How to Buy a Business

Buying a business is easier than building one yourself but it has its own challenges. Despite the fact that buying is a more expensive proposition than building, banks will see it as a safer option because they can look at the business’s track record as a guarantee for future earnings to pay them back their interest and capital.

The first step is to ensure that you have some knowledge of the industry or market in which the business operates. Then you need to screen for size and geographic location; how many team members will you want to manage?

Once you have identified a general profile, you will need the advice of an accountant, lawyer and banker to carry out a thorough appraisal of a potential candidate.

One of the best assets of a business is its history. With enough detail it should provide most of the information you need; its weaknesses and strengths, threats and, most important for a future buyer, its potential.

Balance sheets, income tax statements, cash flow statements, footnotes and tax returns for the past three years will give a good picture of the health of the business.

Projected earnings should give an indication of the business’ direction, although these need to be treated with a little more caution.

“Get out and talk to clients, suppliers and vendors to hear their side of the story.”

After the due diligence comes some basic questions to help you understand the circumstances of the sale. Why is the owner selling? Has the industry changed? Are there issues with supply, or does the company require a major refresh of equipment and inventory?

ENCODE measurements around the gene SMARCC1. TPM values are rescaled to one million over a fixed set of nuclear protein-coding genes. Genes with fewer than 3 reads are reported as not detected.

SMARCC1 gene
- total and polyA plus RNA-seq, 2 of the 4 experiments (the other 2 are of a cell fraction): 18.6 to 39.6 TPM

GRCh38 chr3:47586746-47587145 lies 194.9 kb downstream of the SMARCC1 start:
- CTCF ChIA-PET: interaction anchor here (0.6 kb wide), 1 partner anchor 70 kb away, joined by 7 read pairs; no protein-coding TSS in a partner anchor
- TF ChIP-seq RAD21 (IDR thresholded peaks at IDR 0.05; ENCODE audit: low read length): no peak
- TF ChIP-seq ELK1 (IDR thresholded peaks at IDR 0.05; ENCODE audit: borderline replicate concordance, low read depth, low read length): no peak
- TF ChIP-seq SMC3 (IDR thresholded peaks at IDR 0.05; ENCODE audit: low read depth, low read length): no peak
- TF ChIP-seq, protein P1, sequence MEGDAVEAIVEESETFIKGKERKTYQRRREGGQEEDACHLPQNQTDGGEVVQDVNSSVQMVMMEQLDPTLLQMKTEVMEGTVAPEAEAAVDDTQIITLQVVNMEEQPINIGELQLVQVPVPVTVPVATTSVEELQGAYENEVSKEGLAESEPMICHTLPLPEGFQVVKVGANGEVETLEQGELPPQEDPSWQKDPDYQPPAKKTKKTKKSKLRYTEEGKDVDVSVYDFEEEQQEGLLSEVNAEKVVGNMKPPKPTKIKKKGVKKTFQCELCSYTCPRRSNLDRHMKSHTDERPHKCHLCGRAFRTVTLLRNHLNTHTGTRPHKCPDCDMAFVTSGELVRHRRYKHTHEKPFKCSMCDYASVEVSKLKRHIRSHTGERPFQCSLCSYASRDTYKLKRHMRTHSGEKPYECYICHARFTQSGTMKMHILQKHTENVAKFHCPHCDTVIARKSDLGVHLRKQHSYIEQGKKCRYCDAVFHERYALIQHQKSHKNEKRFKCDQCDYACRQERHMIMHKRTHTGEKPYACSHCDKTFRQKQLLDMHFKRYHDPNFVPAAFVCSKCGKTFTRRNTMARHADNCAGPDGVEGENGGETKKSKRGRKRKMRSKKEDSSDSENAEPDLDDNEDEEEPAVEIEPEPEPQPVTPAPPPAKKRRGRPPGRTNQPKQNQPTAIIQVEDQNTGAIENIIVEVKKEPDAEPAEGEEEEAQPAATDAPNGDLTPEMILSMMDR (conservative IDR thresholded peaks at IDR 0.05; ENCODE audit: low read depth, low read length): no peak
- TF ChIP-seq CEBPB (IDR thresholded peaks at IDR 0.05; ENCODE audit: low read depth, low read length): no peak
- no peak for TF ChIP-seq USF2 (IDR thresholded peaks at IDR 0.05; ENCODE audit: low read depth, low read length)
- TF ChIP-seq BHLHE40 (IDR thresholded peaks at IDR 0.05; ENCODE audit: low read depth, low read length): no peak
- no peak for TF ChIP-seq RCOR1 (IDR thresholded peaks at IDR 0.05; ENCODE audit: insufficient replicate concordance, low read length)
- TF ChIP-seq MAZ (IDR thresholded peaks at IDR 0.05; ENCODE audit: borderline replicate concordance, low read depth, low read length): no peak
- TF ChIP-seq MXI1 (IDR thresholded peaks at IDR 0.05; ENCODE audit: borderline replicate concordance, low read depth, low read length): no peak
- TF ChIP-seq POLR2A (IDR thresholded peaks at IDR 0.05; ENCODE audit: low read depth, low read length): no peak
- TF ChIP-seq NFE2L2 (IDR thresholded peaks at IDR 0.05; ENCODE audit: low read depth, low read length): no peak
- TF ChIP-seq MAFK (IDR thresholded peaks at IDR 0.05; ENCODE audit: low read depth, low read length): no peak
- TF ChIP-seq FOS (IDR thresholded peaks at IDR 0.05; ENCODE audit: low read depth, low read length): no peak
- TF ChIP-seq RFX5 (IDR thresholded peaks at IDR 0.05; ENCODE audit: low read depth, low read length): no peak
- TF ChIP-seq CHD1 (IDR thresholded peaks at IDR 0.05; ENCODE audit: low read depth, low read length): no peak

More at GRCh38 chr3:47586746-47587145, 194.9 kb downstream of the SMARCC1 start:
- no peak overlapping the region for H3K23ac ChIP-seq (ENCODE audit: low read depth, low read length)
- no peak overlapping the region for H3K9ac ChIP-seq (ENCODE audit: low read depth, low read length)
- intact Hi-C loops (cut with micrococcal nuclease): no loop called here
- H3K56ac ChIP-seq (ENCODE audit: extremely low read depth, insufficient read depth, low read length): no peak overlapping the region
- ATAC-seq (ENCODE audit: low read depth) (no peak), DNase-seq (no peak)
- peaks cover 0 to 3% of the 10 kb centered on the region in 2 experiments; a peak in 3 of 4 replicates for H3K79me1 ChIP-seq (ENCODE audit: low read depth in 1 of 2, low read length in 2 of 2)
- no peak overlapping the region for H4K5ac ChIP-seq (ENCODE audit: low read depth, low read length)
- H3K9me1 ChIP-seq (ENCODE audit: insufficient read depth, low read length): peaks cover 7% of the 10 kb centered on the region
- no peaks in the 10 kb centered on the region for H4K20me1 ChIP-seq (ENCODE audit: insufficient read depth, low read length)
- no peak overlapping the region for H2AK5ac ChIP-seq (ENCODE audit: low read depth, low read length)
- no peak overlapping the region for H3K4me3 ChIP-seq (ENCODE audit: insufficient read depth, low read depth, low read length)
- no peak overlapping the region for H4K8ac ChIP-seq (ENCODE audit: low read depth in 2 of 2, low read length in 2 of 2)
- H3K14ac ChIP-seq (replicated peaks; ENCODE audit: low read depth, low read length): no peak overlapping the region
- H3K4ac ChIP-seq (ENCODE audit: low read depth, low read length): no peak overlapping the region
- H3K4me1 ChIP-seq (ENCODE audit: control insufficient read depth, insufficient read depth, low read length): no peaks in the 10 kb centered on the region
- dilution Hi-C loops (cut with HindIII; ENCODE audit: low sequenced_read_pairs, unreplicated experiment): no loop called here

Don’t rely on the business owner to supply all the answers. Get out and talk to clients, suppliers and vendors to hear their side of the story. If you do buy the business, these are the people you will be dealing with on a regular basis so it is an opportunity to make introductions and demonstrate professionalism.

It also is an opportunity to unearth any complaints about how the business operates; a less than stellar reputation might affect the buy price.

The greatest danger is that a business’s profitability will suffer after the owner leaves. This could be due to several reasons; the owner could take crucial relationships with key clients, team members might follow the owner elsewhere or turn uncooperative, or business processes could turn out to be not so established that they function without the owner’s input.

The best advice when buying a business is to do your homework. Rushing in for an impulse buy could see you end up saddling yourself up with someone else’s problems. If it all goes well you should take over a strong source of cash flow and profits.



Leave a Reply